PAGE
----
There are people in this world who think hunters are the evilest things in the world. And yes, they actually use the word “things” in their minds. They don’t care if humans have hunted since the dawn of time, they want the practice to stop. Some of them aren’t even vegans; they just think we should all get our food wrapped in plastic from the grocery store.
Luckily, the Secretary of the Interior isn’t one of those people. He recently signed an order designed to protect big game corridors.
Before a crowd at the Western Hunting and Conservation Expo in Utah last week, U.S. Interior Secretary Ryan Zinke signed an order to protect range routes for antelope, elk and mule deer.
The annual expo, sponsored by Sportsmen for Fish and Wildlife and the Mule Deer Foundation, saw Zinke ink Secretarial Order 3362 designed to improve habitat for big game in Western states along their winter range and migration corridors. Zinke said the action aims to make herds healthier for the benefit of hunters and wildlife watchers.
“American hunters are the backbone of big game conservation efforts, and now working with state and private landowners, the Department will leverage its land management and scientific expertise to both study the migration habits of wildlife as well as identify ways to improve the habitat,” Zinke said in a statement.
The order mandates that numerous federal agencies under Interior, such as the Bureau of Land Management, National Park Service, and Fish & Wildlife Service work with state conservation agencies to improve habitat for the iconic big game animals with priority given to 11 Western states.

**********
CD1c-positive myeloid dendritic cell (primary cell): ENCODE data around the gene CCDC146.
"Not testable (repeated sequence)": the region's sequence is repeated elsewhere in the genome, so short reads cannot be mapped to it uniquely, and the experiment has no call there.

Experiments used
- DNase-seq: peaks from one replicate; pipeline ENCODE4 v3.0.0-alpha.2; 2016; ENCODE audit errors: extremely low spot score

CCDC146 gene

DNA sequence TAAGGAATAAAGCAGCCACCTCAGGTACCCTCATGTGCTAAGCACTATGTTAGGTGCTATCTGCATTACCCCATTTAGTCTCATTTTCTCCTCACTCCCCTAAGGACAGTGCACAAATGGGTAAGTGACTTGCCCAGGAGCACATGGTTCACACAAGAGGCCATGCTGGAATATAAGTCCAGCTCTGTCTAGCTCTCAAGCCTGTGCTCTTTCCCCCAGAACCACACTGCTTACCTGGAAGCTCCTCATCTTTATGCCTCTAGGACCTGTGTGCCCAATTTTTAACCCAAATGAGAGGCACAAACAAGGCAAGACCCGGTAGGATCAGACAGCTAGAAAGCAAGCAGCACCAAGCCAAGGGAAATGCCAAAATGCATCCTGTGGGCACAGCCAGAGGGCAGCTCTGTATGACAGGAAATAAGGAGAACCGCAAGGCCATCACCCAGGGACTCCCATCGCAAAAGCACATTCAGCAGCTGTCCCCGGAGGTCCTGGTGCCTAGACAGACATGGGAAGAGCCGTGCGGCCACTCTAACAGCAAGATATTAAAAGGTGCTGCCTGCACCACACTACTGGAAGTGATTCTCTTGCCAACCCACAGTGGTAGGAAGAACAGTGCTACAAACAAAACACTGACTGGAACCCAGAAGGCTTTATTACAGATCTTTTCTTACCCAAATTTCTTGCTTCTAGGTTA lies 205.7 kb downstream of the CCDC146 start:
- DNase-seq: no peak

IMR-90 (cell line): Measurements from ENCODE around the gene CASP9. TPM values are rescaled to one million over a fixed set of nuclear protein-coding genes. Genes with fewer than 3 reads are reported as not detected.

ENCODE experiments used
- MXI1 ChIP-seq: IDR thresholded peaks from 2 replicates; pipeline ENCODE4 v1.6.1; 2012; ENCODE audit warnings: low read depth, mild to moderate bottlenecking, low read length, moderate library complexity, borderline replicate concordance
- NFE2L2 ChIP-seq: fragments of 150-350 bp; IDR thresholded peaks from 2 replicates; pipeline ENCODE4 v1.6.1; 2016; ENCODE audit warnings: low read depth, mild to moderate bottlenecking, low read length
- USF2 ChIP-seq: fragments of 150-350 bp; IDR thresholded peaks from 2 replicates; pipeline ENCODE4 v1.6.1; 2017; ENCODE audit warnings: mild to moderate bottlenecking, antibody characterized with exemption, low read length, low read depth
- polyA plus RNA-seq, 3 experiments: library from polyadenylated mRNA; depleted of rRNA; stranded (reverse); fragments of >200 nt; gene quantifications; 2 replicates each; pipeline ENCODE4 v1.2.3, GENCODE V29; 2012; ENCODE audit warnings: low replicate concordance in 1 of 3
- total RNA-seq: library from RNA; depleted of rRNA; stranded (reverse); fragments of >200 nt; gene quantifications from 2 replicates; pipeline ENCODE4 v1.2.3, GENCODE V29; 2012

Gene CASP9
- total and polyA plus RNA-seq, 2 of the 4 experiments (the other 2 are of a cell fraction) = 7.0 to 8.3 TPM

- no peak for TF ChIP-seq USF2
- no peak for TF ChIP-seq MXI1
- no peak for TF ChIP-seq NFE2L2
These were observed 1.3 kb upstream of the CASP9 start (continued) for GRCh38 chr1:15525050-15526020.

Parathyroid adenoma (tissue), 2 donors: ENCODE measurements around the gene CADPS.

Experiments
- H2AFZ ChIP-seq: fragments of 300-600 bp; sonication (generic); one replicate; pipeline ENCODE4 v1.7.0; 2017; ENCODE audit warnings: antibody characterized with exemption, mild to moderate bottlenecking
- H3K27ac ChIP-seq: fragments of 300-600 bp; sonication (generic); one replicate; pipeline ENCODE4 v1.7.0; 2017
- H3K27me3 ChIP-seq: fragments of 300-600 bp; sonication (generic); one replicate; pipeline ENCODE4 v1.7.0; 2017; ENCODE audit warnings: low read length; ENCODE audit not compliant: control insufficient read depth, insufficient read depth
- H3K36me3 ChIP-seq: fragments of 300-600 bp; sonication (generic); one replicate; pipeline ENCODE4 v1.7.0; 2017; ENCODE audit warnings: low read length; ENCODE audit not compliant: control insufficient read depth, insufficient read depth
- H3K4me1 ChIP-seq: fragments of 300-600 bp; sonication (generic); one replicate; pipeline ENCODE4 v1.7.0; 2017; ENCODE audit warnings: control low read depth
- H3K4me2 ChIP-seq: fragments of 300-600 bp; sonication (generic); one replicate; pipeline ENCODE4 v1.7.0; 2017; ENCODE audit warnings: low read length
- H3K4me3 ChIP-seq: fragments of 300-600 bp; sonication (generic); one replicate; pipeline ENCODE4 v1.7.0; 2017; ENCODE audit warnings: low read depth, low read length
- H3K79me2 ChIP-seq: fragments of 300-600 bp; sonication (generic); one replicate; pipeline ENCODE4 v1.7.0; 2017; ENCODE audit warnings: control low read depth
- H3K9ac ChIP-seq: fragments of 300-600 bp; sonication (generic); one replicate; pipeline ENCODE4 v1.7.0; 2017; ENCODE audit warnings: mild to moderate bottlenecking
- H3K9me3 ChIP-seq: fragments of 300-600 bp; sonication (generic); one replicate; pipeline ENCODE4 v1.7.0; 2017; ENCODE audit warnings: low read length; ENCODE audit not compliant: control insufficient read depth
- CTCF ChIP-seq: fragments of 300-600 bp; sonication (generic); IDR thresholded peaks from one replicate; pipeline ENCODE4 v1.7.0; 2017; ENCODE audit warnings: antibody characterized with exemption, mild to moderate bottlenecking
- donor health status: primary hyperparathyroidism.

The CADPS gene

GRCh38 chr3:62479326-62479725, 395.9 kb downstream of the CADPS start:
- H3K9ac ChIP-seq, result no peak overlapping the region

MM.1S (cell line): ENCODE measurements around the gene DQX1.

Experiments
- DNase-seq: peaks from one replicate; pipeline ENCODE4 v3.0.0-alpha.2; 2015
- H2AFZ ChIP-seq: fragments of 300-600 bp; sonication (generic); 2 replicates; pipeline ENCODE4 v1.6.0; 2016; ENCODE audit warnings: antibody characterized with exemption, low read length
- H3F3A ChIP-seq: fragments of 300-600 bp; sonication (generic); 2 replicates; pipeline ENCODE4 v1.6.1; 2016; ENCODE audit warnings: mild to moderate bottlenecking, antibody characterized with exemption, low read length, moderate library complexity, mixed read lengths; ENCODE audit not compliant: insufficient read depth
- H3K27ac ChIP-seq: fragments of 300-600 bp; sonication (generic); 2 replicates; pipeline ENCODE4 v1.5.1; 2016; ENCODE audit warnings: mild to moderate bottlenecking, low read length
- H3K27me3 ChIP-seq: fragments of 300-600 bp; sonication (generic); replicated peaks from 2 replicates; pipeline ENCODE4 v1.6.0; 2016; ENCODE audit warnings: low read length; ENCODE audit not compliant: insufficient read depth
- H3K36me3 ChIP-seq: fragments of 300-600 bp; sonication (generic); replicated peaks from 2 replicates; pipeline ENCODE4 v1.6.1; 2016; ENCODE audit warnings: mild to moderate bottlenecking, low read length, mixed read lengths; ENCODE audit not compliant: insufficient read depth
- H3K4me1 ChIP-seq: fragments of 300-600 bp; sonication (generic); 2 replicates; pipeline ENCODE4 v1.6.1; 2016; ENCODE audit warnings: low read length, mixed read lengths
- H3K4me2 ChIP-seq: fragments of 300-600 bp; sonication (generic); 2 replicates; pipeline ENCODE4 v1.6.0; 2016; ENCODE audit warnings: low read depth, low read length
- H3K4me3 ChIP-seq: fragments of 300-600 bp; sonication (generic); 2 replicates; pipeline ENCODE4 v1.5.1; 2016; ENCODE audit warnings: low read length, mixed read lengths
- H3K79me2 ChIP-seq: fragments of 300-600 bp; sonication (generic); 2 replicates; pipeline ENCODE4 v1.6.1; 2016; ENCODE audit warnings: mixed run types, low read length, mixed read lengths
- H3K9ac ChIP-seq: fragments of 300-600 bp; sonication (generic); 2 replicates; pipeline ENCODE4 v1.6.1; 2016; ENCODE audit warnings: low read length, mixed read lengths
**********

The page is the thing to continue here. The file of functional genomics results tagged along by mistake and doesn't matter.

“For example, this can be done by working with ranchers to modify their fences, working with states to collaborate on sage brush restoration, or working with scientists to better understand migration routes,” Zinke said.
The Secretary is right. Hunters are almost universally motivated to protect game species. Most are more than happy to limit how many of an animal they can harvest, or completely forgo hunting a given species if it means more hunts in the future. It’s just how hunters are wired.
Sure, there are jerkwad exceptions. There are those who will take more game than they should, or will hunt out of season, or all different manner of jackwagon-ish behavior. Those are the exception, not the rule.
Zinke understands that, apparently.
By working with hunters, the Secretary shows his understanding that conservation efforts are a partnership.
Yes, hunters will benefit from this move, but so will the game species in question. That’s something even liberals should approve of. While they might not agree with hunting–and anti-hunting isn’t a universal position among liberals from my experience–they do like the idea of helping a species thrive. This helps several.
Of course, considering our current political climate, I firmly expect most liberals–even those who would have applauded such a measure under the Obama administration–to scream bloody murder over it.